by AJ (Andrew Johnston) with help from mano (Emanuel da Silva)
The scene is set: our city is on lockdown, people are isolated and the world is forever changed. Millions were just laid off, handshakes are out, and anxiety is the new normal. We’ve been forced apart through social distancing, but we can see clearer than ever how intimately we rely on each other for our individual health and survival. Together we’re flattening the curve and actively saving many lives through the collective effort of each one of us. But what if we expand this collective effort to increase community health beyond simply staying home, staying six feet apart and washing our hands?
Truly increasing community health depends on the ability of each one of us to center those feeling the most impact and assuming the most risk in our inequitable society and to collectively mobilize in response. As we acknowledge how much we rely on the people who bring us food, keep our sewer system working and maintain our public transportation, we should acknowledge how important it is that they have health insurance, sick leave and a living wage. Similarly, when we witness our economy leave so many behind during “normal” times, what actions do we take to keep each other afloat in these hard times while actively reshaping a new and better normal?
Federal stimulus checks are a great opportunity for us in the South End to consider our relative privileges and how we each contribute to the health of our community. We are not all in the same situation down here, so we encourage everyone to consider how inequality shapes their social and financial situation on an individual level. To illustrate this consideration we have fictionalized two South End residents and follow their stimulus check plans.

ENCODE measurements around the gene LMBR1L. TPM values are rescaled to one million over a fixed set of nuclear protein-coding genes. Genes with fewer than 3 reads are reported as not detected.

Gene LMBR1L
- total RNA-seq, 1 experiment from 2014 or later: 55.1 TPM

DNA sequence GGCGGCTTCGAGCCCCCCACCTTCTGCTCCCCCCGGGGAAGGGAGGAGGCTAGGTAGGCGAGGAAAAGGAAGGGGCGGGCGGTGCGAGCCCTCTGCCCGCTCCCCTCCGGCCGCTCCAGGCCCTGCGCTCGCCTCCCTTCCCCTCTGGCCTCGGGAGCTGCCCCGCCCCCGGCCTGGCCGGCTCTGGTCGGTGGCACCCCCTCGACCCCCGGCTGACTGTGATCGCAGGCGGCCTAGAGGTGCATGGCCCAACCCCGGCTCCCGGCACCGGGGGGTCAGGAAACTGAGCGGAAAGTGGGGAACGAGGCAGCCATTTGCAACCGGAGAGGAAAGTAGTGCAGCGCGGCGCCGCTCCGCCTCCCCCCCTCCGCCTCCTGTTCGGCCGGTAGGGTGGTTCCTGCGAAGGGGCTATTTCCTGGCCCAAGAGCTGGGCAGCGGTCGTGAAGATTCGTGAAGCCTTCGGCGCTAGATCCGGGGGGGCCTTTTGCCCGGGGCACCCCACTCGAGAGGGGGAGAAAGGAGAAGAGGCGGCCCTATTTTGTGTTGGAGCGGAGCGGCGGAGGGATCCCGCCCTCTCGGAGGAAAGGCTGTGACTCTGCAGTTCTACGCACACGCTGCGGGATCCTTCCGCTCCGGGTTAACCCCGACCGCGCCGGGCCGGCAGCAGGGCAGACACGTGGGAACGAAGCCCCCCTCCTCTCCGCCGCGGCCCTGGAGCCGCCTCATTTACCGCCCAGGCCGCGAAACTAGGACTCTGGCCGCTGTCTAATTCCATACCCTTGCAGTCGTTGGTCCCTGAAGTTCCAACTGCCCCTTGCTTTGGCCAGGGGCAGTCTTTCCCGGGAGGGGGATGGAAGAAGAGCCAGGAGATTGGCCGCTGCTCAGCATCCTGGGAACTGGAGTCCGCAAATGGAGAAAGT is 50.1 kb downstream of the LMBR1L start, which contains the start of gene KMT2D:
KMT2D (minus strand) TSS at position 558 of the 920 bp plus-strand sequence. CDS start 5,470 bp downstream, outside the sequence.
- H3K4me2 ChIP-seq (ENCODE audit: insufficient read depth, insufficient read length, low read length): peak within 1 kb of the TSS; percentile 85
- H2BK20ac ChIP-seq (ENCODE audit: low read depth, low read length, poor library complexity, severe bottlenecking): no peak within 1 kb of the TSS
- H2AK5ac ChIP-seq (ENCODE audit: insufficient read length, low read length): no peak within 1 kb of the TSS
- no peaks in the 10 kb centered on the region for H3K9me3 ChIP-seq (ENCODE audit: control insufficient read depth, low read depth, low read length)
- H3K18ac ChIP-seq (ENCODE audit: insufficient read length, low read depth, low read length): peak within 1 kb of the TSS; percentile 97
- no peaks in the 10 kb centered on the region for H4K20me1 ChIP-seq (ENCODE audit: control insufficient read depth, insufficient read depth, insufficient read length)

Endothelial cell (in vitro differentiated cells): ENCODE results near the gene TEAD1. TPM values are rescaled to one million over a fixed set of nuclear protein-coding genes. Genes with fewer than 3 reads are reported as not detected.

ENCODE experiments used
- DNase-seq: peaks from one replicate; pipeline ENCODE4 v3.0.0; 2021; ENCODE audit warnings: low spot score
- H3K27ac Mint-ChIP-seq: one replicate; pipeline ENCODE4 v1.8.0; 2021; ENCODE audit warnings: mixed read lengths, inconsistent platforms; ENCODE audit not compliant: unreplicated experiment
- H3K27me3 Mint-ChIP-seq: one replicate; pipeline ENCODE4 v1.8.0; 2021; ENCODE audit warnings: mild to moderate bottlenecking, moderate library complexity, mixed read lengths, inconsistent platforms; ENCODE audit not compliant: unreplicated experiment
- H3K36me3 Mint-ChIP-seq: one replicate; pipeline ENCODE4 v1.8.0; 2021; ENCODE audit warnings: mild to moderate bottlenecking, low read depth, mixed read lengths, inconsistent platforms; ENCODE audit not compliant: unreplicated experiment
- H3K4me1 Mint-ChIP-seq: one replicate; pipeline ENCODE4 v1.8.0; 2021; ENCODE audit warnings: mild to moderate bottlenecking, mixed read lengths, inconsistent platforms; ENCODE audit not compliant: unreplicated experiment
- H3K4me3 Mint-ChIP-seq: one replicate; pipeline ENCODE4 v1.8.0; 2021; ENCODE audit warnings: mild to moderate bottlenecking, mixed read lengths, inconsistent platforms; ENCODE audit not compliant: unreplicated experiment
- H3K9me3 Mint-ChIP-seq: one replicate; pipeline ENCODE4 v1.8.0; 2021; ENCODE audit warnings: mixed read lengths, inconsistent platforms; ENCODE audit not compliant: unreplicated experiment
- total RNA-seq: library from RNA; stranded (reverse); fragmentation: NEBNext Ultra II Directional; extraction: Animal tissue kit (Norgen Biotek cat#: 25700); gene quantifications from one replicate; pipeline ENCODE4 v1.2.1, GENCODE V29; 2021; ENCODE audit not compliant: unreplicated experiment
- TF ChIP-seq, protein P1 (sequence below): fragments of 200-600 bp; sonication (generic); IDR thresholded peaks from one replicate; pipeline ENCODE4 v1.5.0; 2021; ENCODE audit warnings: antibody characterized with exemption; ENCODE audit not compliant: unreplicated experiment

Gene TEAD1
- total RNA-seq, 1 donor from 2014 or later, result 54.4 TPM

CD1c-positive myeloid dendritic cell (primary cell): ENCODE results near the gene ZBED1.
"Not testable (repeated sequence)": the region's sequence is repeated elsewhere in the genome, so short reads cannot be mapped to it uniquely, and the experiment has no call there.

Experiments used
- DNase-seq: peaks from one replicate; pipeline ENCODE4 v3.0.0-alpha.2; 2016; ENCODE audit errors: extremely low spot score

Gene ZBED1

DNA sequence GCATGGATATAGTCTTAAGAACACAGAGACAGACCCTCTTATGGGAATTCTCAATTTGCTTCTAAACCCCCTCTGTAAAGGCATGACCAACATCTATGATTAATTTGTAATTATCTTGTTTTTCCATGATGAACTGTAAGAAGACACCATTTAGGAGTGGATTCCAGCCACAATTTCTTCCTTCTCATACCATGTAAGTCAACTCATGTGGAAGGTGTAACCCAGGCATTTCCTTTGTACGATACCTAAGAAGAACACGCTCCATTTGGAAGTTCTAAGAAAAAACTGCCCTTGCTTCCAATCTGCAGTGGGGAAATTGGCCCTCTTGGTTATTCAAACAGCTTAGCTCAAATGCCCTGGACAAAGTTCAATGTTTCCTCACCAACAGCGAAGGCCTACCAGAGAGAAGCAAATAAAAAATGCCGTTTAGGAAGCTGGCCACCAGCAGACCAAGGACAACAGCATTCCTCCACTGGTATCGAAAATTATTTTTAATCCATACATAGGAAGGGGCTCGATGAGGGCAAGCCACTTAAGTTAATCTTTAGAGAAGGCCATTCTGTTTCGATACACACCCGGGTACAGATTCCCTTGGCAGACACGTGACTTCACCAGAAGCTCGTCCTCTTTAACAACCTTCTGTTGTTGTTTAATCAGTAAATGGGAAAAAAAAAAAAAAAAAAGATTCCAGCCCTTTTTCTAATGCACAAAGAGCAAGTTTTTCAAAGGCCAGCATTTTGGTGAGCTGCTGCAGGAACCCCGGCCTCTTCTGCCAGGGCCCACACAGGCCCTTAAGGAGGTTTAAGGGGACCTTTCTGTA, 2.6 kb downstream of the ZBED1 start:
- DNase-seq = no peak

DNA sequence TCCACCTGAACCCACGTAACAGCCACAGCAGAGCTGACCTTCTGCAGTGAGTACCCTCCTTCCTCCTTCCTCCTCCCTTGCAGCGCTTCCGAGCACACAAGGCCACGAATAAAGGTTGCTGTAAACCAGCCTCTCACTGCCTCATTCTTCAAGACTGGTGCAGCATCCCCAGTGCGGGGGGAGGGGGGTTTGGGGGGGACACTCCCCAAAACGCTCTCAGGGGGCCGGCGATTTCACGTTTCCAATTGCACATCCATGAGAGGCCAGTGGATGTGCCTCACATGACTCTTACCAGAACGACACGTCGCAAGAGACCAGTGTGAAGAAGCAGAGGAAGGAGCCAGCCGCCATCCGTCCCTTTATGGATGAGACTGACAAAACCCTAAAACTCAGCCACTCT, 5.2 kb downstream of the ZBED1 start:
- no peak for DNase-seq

Faker’s Barbershop has been on Rainier Avenue for 40 years. Fakie, the current owner, is a Black man who grew up in the South End with much of his extended family. He worked for the previous barber before taking over the shop 20 years ago. A handful of barbers work out of his shop, but during lockdown he has had to close the doors and explain to his employees his uncertainty about when or if they will be able to reopen. Even before the lockdown, his business was struggling due to steady gentrification in the neighborhood. The circular problem of people of color being forced out of their homes and the subsequent decline in support for the businesses still owned by people of color was a recurring topic of discussion in his barbershop.
Throughout his ownership, Fakie has donated some of his dwindling profits to folks organizing to help keep other struggling legacy businesses open and in place. Recently he got on a computer and spent hours applying for the government’s small business disaster loan, but has yet to be given any funds to cover his payroll or the mortgage payments for his shop space. He recognizes that a $1,200 check will do little to stem the anxiety of foreclosure, but he will certainly put it to good use.
He thinks critically about his relationship to the neighborhood and the various ways he invests in his community. He knows he will continue to help out his cousin with her daughter’s ongoing medical bills. He plans to buy safety gear to protect himself and his patrons as he offers in-home haircuts with sliding scale rates for those in need. He shares his potential income and extends work opportunities to his employees by connecting them with folks calling him for haircuts. He calls his older regulars to check in and help them avoid unnecessary trips to the store. He challenges himself to spend at least $1,200 supporting Black-owned businesses in Seattle during the lockdown. Throughout, he recognizes that times are tough and though he may not be positioned to donate his stimulus check, he sacrifices every day to support his business, his family, and his community who face systemic and current inequities face-on.